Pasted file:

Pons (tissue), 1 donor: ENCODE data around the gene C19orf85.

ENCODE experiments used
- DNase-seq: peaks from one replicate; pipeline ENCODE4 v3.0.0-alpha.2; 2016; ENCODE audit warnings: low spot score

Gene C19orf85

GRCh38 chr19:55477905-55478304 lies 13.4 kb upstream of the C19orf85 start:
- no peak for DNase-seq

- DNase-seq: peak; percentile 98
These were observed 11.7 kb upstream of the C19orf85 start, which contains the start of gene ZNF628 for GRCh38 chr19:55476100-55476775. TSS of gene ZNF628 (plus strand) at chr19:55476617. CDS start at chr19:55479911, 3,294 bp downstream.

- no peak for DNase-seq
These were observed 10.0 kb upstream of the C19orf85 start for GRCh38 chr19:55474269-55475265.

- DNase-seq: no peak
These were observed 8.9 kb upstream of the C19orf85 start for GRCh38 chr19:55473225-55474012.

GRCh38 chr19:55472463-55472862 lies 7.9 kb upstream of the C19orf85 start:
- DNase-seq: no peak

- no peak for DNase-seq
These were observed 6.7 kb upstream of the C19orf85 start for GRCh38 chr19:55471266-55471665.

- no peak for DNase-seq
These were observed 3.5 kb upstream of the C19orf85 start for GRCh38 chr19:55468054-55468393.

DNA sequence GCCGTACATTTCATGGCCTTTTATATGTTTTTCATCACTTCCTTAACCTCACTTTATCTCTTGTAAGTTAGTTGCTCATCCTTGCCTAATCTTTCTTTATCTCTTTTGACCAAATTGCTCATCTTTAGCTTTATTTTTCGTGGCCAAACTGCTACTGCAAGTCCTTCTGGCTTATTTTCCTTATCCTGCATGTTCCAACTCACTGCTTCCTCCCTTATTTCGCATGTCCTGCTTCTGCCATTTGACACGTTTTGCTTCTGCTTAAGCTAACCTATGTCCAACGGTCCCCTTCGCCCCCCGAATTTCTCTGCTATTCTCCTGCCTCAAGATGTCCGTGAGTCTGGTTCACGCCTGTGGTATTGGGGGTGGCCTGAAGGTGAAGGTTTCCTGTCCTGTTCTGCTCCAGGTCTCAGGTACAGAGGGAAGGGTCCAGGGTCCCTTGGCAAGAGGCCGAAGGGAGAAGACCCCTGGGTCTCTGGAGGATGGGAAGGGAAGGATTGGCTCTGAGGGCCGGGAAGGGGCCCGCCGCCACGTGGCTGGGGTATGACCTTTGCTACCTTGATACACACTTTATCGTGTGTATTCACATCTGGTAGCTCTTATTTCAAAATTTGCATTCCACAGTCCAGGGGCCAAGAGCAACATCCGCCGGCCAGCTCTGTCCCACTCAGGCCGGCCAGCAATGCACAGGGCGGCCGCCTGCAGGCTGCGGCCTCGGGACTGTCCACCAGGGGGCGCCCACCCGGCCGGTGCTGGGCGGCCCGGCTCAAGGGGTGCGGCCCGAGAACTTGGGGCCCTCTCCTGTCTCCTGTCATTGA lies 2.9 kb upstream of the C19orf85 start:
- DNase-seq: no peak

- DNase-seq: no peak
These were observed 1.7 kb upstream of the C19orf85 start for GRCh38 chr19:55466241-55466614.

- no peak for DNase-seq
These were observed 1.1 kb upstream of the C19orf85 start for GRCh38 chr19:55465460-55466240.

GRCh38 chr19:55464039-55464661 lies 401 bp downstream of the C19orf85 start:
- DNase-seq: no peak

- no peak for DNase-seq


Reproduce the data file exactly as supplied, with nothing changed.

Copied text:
Pons (tissue), 1 donor: ENCODE data around the gene C19orf85.

ENCODE experiments used
- DNase-seq: peaks from one replicate; pipeline ENCODE4 v3.0.0-alpha.2; 2016; ENCODE audit warnings: low spot score

Gene C19orf85

GRCh38 chr19:55477905-55478304 lies 13.4 kb upstream of the C19orf85 start:
- no peak for DNase-seq

- DNase-seq: peak; percentile 98
These were observed 11.7 kb upstream of the C19orf85 start, which contains the start of gene ZNF628 for GRCh38 chr19:55476100-55476775. TSS of gene ZNF628 (plus strand) at chr19:55476617. CDS start at chr19:55479911, 3,294 bp downstream.

- no peak for DNase-seq
These were observed 10.0 kb upstream of the C19orf85 start for GRCh38 chr19:55474269-55475265.

- DNase-seq: no peak
These were observed 8.9 kb upstream of the C19orf85 start for GRCh38 chr19:55473225-55474012.

GRCh38 chr19:55472463-55472862 lies 7.9 kb upstream of the C19orf85 start:
- DNase-seq: no peak

- no peak for DNase-seq
These were observed 6.7 kb upstream of the C19orf85 start for GRCh38 chr19:55471266-55471665.

- no peak for DNase-seq
These were observed 3.5 kb upstream of the C19orf85 start for GRCh38 chr19:55468054-55468393.

DNA sequence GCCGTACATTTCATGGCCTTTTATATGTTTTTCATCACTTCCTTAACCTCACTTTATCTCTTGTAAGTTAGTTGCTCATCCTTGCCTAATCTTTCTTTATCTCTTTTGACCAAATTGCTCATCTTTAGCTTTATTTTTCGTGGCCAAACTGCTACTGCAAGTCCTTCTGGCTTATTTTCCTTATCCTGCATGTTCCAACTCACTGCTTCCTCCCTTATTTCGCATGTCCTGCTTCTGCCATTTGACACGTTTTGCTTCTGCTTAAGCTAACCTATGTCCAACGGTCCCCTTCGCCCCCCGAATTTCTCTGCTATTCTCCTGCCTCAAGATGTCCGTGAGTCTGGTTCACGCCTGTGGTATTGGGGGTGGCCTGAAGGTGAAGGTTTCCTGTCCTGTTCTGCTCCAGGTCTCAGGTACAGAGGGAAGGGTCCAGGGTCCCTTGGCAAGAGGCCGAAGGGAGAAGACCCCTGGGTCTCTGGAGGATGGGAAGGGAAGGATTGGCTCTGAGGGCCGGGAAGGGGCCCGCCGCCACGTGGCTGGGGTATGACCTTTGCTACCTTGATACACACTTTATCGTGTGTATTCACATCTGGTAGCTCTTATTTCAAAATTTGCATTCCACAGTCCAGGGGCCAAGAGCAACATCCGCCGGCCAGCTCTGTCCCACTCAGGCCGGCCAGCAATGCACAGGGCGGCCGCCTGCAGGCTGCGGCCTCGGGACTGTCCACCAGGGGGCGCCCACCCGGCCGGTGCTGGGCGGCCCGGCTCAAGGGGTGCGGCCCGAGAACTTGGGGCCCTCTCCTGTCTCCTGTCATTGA lies 2.9 kb upstream of the C19orf85 start:
- DNase-seq: no peak

- DNase-seq: no peak
These were observed 1.7 kb upstream of the C19orf85 start for GRCh38 chr19:55466241-55466614.

- no peak for DNase-seq
These were observed 1.1 kb upstream of the C19orf85 start for GRCh38 chr19:55465460-55466240.

GRCh38 chr19:55464039-55464661 lies 401 bp downstream of the C19orf85 start:
- DNase-seq: no peak

- no peak for DNase-seq